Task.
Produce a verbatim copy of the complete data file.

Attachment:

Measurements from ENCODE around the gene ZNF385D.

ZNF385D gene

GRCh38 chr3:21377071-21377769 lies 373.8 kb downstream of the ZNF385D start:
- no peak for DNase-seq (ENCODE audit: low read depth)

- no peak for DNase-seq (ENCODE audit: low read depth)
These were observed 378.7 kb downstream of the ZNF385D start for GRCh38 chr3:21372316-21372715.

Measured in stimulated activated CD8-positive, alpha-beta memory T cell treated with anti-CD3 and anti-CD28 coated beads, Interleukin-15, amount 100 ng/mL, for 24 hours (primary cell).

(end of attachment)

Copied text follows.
Measurements from ENCODE around the gene ZNF385D.

ZNF385D gene

GRCh38 chr3:21377071-21377769 lies 373.8 kb downstream of the ZNF385D start:
- no peak for DNase-seq (ENCODE audit: low read depth)

- no peak for DNase-seq (ENCODE audit: low read depth)
These were observed 378.7 kb downstream of the ZNF385D start for GRCh38 chr3:21372316-21372715.

Measured in stimulated activated CD8-positive, alpha-beta memory T cell treated with anti-CD3 and anti-CD28 coated beads, Interleukin-15, amount 100 ng/mL, for 24 hours (primary cell).